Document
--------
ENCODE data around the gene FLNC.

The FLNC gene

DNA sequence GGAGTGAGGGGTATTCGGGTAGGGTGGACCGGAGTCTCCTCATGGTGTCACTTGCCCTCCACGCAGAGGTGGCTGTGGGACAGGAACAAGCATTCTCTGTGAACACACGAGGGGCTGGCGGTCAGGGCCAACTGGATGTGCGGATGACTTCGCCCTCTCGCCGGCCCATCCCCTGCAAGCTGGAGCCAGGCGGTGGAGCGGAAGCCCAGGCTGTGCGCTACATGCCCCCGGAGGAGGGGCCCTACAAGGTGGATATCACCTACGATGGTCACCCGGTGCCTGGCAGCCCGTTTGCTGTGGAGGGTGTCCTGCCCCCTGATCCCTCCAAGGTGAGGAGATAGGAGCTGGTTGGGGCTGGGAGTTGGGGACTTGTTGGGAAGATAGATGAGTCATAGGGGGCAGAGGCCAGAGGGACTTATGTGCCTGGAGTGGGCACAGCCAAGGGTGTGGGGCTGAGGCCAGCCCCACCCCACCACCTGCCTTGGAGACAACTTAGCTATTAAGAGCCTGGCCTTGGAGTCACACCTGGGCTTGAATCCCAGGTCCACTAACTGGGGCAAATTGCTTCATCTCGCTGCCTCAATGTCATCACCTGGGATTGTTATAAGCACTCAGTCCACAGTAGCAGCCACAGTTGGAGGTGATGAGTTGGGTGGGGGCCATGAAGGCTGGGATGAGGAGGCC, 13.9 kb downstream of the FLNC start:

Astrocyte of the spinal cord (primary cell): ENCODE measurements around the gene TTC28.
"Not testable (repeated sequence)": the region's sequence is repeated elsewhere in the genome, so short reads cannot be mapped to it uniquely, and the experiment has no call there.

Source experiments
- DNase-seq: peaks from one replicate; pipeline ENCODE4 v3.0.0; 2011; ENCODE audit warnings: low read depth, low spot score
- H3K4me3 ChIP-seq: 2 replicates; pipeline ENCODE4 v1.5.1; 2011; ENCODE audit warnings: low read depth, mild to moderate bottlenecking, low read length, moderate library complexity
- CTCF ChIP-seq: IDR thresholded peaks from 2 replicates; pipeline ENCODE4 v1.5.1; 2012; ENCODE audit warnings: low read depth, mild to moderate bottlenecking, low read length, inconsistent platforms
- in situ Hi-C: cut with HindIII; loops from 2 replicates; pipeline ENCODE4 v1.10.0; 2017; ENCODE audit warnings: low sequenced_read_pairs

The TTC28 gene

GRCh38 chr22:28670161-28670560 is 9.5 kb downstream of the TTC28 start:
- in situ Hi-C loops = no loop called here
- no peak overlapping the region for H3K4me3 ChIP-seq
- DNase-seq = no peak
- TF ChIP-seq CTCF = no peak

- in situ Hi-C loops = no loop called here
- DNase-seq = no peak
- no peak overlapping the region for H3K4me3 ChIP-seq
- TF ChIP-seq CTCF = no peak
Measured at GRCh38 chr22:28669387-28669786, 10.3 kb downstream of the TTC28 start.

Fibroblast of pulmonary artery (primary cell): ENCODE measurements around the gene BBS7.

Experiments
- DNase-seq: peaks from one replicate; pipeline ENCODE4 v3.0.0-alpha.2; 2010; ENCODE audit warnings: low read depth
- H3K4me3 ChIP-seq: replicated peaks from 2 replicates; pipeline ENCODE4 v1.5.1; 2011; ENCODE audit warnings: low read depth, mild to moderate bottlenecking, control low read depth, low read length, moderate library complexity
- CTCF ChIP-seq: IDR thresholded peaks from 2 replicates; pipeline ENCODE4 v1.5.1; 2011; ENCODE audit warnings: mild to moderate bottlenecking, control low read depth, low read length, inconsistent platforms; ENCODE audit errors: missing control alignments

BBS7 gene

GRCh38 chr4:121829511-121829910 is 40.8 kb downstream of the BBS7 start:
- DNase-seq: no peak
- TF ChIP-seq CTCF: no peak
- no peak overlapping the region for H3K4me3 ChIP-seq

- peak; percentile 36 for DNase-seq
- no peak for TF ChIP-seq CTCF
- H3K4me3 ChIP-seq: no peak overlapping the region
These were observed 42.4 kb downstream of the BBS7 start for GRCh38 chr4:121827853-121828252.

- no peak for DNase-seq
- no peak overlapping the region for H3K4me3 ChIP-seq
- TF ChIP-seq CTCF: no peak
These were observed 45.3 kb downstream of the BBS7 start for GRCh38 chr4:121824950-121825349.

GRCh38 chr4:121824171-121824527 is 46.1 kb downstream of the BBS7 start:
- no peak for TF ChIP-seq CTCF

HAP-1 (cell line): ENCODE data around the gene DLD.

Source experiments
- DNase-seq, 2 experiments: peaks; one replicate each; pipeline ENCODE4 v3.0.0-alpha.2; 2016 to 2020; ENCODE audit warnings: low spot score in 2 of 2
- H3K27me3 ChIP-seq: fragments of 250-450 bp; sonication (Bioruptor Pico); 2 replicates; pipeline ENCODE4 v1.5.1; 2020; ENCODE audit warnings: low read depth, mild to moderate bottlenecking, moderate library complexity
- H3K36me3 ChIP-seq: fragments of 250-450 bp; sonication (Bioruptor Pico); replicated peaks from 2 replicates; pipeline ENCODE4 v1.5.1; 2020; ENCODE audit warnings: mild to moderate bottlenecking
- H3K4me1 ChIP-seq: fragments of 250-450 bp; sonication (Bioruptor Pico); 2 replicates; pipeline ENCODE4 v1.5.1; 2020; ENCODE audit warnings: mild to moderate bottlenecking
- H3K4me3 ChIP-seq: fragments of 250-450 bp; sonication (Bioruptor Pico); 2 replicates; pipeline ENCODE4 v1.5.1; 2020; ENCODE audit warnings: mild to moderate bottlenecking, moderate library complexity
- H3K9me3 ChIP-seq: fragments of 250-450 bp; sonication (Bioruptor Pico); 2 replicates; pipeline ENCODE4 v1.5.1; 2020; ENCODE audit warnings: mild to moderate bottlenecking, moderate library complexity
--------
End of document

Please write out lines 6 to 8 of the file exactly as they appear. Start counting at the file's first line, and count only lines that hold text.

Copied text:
Source experiments
- DNase-seq: peaks from one replicate; pipeline ENCODE4 v3.0.0; 2011; ENCODE audit warnings: low read depth, low spot score
- H3K4me3 ChIP-seq: 2 replicates; pipeline ENCODE4 v1.5.1; 2011; ENCODE audit warnings: low read depth, mild to moderate bottlenecking, low read length, moderate library complexity